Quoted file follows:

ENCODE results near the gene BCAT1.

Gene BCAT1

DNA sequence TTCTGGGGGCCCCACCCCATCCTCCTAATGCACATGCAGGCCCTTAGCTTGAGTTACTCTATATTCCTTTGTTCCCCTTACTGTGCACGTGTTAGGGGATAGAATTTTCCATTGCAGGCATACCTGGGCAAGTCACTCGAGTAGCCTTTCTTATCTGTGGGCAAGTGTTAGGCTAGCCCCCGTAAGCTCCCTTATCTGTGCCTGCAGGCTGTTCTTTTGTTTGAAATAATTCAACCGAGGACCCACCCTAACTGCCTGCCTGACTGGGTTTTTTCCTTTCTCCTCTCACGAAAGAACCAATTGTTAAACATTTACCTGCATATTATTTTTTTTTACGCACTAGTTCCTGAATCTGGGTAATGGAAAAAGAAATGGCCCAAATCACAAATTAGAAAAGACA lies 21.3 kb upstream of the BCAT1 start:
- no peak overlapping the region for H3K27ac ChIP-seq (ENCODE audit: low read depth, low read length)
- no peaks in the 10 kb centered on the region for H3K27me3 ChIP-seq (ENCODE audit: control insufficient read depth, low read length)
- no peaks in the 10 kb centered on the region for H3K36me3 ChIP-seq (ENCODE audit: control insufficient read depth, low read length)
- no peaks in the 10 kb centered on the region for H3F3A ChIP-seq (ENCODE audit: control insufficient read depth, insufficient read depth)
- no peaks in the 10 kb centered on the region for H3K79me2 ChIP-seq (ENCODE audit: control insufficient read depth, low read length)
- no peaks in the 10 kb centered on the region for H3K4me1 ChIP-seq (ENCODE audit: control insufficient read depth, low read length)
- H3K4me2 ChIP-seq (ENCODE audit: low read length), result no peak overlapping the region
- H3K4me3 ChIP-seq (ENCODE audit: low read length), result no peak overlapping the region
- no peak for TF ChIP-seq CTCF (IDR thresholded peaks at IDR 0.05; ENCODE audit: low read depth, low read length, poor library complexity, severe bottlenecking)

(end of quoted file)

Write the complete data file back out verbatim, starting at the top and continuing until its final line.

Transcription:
ENCODE results near the gene BCAT1.

Gene BCAT1

DNA sequence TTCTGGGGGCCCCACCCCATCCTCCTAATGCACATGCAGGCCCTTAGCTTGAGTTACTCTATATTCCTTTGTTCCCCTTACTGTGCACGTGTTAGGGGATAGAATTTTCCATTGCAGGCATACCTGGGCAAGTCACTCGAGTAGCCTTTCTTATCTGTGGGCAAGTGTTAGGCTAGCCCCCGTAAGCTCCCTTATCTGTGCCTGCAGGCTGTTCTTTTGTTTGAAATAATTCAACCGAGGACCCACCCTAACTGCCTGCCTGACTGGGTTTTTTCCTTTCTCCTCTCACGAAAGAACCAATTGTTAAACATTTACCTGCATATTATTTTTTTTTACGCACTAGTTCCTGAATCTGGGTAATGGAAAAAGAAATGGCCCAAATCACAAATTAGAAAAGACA lies 21.3 kb upstream of the BCAT1 start:
- no peak overlapping the region for H3K27ac ChIP-seq (ENCODE audit: low read depth, low read length)
- no peaks in the 10 kb centered on the region for H3K27me3 ChIP-seq (ENCODE audit: control insufficient read depth, low read length)
- no peaks in the 10 kb centered on the region for H3K36me3 ChIP-seq (ENCODE audit: control insufficient read depth, low read length)
- no peaks in the 10 kb centered on the region for H3F3A ChIP-seq (ENCODE audit: control insufficient read depth, insufficient read depth)
- no peaks in the 10 kb centered on the region for H3K79me2 ChIP-seq (ENCODE audit: control insufficient read depth, low read length)
- no peaks in the 10 kb centered on the region for H3K4me1 ChIP-seq (ENCODE audit: control insufficient read depth, low read length)
- H3K4me2 ChIP-seq (ENCODE audit: low read length), result no peak overlapping the region
- H3K4me3 ChIP-seq (ENCODE audit: low read length), result no peak overlapping the region
- no peak for TF ChIP-seq CTCF (IDR thresholded peaks at IDR 0.05; ENCODE audit: low read depth, low read length, poor library complexity, severe bottlenecking)